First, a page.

Assistant A.G. Doesn’t Oppose Evidentiary Hearing in Fairbanks Four Case
Special Prosecutor Adrienne Bachman does not oppose an evidentiary hearing in the Fairbanks Four case, saying it will be “the defendant’s burden to demonstrate by clear and convincing evidence that they are factually innocent” of the 1997 murder of John Hartman, a Fairbanks teenager.
But in a 23-page review of the case submitted to the Superior Court on May 15, Bachman states that the defendants’ claims of innocence “are based on likely inadmissible evidence;” a prison inmate’s sworn statement that his friend inflicted the fatal injuries is based on hearsay; a potentially corroborating statement is from a witness who is not credible; and proposed updated testimony from two expert witnesses that testified in the 1998 trial “does not qualify as newly discovered evidence” under the law.
Bachman, an assistant state attorney general, was directed by an Alaska Superior Court last fall to review George Frese, Kevin Pease, Marvin Roberts and Eugene Vent’s case after the Alaska Innocence Project obtained a sworn statement from William Holmes, a former Fairbanks man serving life in a California prison for murdering two drug-ring rivals in 2002, providing new details about the assault that led to Hartman’s death.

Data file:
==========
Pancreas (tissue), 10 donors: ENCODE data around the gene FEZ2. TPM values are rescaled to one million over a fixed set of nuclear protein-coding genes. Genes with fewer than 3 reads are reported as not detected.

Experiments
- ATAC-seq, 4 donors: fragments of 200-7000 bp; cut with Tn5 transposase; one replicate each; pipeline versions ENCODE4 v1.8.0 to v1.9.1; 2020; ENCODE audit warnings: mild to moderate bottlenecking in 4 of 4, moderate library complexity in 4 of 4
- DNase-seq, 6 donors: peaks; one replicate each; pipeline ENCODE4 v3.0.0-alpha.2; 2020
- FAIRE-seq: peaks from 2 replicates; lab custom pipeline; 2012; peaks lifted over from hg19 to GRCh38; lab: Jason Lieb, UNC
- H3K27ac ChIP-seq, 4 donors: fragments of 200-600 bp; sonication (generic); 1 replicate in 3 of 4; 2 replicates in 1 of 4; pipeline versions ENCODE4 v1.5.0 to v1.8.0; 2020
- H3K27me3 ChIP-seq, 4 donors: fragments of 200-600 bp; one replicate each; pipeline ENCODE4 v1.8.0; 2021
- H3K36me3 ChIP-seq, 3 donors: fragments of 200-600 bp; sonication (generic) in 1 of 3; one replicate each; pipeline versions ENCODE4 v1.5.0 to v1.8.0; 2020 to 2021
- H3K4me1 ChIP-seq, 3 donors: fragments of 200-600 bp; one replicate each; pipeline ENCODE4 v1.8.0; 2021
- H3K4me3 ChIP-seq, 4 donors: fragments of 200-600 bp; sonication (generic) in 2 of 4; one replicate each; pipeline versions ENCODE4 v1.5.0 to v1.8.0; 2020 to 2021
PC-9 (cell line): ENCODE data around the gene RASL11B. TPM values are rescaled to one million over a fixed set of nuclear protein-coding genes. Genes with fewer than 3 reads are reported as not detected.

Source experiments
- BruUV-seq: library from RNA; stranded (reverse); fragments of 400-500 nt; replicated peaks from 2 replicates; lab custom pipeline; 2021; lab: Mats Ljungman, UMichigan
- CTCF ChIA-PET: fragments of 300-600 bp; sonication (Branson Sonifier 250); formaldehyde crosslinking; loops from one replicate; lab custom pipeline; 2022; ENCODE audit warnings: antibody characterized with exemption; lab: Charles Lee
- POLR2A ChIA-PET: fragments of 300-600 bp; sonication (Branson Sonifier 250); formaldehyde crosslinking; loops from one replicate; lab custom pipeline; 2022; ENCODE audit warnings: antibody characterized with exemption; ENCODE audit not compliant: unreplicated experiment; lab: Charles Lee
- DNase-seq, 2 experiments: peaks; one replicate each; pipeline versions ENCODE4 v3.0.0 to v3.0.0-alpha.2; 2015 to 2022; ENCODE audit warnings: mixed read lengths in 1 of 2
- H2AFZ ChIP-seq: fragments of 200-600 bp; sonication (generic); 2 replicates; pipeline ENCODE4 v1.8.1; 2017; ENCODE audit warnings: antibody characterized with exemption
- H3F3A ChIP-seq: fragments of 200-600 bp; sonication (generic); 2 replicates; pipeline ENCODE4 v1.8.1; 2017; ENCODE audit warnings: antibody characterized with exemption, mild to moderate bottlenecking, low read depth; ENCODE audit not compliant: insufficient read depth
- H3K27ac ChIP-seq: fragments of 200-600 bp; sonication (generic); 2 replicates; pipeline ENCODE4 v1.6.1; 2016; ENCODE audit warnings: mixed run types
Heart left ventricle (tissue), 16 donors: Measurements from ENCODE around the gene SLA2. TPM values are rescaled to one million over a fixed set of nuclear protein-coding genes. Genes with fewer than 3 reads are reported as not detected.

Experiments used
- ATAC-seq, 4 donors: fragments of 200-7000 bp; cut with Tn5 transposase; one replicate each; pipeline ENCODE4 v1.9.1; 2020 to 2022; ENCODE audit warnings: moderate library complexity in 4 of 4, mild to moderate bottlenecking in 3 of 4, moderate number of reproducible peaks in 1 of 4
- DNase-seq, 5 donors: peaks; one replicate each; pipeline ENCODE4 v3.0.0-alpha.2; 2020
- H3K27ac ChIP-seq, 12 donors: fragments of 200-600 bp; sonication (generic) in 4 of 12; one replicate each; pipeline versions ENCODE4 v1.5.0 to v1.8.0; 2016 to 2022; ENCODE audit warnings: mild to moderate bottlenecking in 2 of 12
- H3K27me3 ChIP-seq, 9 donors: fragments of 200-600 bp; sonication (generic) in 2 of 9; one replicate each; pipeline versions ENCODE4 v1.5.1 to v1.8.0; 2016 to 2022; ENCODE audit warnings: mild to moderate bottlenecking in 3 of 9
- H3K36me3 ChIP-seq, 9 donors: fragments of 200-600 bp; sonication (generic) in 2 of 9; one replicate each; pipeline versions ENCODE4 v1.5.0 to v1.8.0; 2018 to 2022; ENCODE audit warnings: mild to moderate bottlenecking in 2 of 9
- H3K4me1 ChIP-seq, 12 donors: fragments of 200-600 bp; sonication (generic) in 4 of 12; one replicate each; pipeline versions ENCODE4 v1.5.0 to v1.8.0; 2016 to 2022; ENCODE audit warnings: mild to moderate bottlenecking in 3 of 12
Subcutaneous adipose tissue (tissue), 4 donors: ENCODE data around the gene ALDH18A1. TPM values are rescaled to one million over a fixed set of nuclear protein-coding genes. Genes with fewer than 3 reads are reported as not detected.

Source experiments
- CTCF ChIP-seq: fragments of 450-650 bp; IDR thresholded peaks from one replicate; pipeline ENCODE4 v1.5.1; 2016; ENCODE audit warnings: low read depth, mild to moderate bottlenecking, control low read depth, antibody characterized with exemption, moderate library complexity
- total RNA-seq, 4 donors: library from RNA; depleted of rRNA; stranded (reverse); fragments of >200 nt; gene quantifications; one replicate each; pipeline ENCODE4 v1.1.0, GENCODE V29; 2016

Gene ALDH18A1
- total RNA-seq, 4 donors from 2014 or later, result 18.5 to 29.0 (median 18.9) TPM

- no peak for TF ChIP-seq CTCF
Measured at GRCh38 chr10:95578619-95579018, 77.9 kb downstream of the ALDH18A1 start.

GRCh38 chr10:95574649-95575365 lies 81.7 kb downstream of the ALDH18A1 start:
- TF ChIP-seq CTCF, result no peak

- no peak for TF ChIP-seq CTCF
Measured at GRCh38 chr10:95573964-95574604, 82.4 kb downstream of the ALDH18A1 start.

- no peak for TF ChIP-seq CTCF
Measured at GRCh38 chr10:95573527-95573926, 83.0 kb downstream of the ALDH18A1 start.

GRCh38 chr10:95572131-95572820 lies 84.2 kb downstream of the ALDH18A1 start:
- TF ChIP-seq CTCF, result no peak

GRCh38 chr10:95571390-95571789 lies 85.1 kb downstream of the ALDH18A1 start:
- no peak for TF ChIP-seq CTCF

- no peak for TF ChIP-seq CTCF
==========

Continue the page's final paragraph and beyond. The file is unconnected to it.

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In his three-page sworn statement, Holmes wrote that on the evening of October 11, 1997, he and four high school friends – not the Fairbanks Four – were driving around town looking for “drunk Natives” to harass when they “saw a white boy walking alone.” Holmes stopped the car, the four friends got out and knocked the boy to the ground. As one of the friends went through the boy’s pockets, another friend, Jason Wallace, repeatedly stomped the boy, Holmes wrote.
When Holmes and Wallace read in the newspaper that the boy, John Hartman, had died later in the hospital, Holmes told all four friends “to tell no one about that night … act like that night never happened.” Bill Oberly of the Alaska Innocence Project said Holmes decided to finally talk about Hartman’s death because he’s a Christian now and a corrections officer in whom he had confided urged him to come forward.
Holmes’ statement is dated August 12, 2012. The Alaska Innocence Project spent nearly a year corroborating Holmes’ confession before asking the Superior Court to consider a new trial. That request, for what is called “post-conviction relief,” was filed September 25, 2013.
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